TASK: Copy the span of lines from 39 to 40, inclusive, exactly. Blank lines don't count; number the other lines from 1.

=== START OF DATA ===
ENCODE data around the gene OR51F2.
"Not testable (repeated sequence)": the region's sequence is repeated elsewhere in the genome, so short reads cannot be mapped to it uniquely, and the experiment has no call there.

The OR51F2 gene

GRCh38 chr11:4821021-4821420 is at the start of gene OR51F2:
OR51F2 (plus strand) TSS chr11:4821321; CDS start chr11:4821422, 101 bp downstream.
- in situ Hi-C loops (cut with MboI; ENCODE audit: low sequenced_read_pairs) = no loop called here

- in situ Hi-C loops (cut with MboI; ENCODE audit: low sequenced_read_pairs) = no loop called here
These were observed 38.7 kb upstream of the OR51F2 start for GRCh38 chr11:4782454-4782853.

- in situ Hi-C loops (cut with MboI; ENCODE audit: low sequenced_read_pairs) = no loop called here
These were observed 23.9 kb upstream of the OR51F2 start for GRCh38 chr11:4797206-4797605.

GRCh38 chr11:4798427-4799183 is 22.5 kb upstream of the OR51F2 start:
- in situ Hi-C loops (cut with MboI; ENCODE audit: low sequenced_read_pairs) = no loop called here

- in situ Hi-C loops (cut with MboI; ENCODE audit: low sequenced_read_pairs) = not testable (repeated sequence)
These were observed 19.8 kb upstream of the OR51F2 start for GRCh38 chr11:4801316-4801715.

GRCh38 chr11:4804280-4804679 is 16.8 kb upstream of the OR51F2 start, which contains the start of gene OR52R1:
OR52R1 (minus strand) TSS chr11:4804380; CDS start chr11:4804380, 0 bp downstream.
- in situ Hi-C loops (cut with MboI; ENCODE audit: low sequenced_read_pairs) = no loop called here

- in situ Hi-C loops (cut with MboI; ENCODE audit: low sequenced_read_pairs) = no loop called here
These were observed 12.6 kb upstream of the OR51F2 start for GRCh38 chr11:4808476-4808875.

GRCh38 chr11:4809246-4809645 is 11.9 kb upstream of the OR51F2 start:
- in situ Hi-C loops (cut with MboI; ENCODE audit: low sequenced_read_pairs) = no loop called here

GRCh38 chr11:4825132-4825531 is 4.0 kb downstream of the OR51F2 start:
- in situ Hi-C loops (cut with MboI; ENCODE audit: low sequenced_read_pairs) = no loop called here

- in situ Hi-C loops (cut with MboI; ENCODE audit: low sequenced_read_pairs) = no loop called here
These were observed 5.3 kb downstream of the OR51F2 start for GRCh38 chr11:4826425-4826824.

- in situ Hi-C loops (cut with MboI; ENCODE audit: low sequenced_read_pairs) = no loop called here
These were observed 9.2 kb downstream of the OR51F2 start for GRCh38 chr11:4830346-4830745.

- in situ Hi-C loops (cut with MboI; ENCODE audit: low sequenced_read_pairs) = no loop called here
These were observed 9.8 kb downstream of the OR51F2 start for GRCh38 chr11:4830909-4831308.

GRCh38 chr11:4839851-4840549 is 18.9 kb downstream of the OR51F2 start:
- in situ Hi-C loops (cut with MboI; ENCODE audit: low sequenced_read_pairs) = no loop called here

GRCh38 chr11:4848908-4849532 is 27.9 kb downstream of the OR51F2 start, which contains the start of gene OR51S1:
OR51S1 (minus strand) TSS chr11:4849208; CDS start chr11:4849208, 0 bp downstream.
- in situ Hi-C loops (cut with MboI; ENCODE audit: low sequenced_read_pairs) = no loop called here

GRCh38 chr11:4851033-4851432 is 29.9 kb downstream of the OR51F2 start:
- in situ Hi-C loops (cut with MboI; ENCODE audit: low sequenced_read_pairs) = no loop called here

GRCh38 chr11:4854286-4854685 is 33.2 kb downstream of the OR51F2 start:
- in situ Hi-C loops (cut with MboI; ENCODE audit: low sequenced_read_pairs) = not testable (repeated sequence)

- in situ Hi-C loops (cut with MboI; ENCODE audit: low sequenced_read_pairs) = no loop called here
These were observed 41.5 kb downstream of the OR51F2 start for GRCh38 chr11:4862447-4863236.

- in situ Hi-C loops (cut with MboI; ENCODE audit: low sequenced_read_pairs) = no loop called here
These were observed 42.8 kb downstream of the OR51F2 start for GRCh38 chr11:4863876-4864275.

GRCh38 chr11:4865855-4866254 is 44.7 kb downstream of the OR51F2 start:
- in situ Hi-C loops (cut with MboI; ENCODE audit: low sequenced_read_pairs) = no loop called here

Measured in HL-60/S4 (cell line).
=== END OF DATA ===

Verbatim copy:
- in situ Hi-C loops (cut with MboI; ENCODE audit: low sequenced_read_pairs) = no loop called here
These were observed 41.5 kb downstream of the OR51F2 start for GRCh38 chr11:4862447-4863236.